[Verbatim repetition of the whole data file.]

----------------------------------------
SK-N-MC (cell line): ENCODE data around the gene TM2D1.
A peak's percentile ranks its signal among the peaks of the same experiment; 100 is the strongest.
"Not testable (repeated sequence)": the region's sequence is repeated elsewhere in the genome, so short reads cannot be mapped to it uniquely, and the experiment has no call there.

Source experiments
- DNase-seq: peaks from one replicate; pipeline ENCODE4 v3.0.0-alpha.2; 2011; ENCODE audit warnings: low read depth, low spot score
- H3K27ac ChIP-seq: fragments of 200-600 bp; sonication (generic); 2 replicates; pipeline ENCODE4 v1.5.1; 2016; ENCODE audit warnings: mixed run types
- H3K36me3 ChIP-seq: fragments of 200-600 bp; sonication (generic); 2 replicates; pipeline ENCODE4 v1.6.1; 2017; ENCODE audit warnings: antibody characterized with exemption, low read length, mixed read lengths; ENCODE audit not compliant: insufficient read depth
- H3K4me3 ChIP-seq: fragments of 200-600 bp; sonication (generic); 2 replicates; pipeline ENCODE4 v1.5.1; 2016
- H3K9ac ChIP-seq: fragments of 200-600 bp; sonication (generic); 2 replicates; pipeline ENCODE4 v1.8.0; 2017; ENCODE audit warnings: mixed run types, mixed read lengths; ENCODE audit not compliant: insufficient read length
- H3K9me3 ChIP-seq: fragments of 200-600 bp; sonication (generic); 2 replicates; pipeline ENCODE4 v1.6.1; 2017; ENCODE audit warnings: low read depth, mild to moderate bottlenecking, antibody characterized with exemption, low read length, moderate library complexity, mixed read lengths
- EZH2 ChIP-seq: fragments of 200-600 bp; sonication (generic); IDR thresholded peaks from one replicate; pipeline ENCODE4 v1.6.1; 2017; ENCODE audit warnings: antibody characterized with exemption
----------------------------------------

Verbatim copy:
SK-N-MC (cell line): ENCODE data around the gene TM2D1.
A peak's percentile ranks its signal among the peaks of the same experiment; 100 is the strongest.
"Not testable (repeated sequence)": the region's sequence is repeated elsewhere in the genome, so short reads cannot be mapped to it uniquely, and the experiment has no call there.

Source experiments
- DNase-seq: peaks from one replicate; pipeline ENCODE4 v3.0.0-alpha.2; 2011; ENCODE audit warnings: low read depth, low spot score
- H3K27ac ChIP-seq: fragments of 200-600 bp; sonication (generic); 2 replicates; pipeline ENCODE4 v1.5.1; 2016; ENCODE audit warnings: mixed run types
- H3K36me3 ChIP-seq: fragments of 200-600 bp; sonication (generic); 2 replicates; pipeline ENCODE4 v1.6.1; 2017; ENCODE audit warnings: antibody characterized with exemption, low read length, mixed read lengths; ENCODE audit not compliant: insufficient read depth
- H3K4me3 ChIP-seq: fragments of 200-600 bp; sonication (generic); 2 replicates; pipeline ENCODE4 v1.5.1; 2016
- H3K9ac ChIP-seq: fragments of 200-600 bp; sonication (generic); 2 replicates; pipeline ENCODE4 v1.8.0; 2017; ENCODE audit warnings: mixed run types, mixed read lengths; ENCODE audit not compliant: insufficient read length
- H3K9me3 ChIP-seq: fragments of 200-600 bp; sonication (generic); 2 replicates; pipeline ENCODE4 v1.6.1; 2017; ENCODE audit warnings: low read depth, mild to moderate bottlenecking, antibody characterized with exemption, low read length, moderate library complexity, mixed read lengths
- EZH2 ChIP-seq: fragments of 200-600 bp; sonication (generic); IDR thresholded peaks from one replicate; pipeline ENCODE4 v1.6.1; 2017; ENCODE audit warnings: antibody characterized with exemption